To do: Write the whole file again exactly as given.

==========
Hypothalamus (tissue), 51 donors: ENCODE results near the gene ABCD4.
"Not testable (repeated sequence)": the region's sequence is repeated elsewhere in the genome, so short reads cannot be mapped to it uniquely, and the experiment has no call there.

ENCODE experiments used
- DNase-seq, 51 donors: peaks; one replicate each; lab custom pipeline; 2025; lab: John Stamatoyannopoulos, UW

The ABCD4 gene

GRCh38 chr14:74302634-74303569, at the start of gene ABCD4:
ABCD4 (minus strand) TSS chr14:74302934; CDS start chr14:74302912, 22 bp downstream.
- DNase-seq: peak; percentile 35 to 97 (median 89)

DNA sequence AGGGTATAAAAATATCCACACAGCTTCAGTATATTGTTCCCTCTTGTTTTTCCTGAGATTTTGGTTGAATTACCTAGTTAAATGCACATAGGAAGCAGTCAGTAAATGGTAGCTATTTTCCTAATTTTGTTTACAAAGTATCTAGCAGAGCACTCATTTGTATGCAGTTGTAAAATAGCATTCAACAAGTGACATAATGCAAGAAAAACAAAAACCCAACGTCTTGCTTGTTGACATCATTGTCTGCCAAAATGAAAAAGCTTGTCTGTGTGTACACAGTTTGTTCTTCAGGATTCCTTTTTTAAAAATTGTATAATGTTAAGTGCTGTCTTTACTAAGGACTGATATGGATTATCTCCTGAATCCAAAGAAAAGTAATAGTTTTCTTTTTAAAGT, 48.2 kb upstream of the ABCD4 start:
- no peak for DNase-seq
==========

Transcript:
Hypothalamus (tissue), 51 donors: ENCODE results near the gene ABCD4.
"Not testable (repeated sequence)": the region's sequence is repeated elsewhere in the genome, so short reads cannot be mapped to it uniquely, and the experiment has no call there.

ENCODE experiments used
- DNase-seq, 51 donors: peaks; one replicate each; lab custom pipeline; 2025; lab: John Stamatoyannopoulos, UW

The ABCD4 gene

GRCh38 chr14:74302634-74303569, at the start of gene ABCD4:
ABCD4 (minus strand) TSS chr14:74302934; CDS start chr14:74302912, 22 bp downstream.
- DNase-seq: peak; percentile 35 to 97 (median 89)

DNA sequence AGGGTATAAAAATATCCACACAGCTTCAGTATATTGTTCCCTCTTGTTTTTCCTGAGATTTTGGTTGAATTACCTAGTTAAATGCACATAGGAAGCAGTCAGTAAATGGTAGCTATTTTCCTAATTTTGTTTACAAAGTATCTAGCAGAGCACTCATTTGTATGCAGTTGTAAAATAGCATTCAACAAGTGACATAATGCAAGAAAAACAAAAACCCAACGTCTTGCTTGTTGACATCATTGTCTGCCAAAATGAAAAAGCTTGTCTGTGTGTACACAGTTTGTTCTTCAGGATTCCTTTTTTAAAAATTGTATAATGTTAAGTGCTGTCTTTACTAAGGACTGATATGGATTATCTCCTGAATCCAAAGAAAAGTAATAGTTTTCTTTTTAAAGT, 48.2 kb upstream of the ABCD4 start:
- no peak for DNase-seq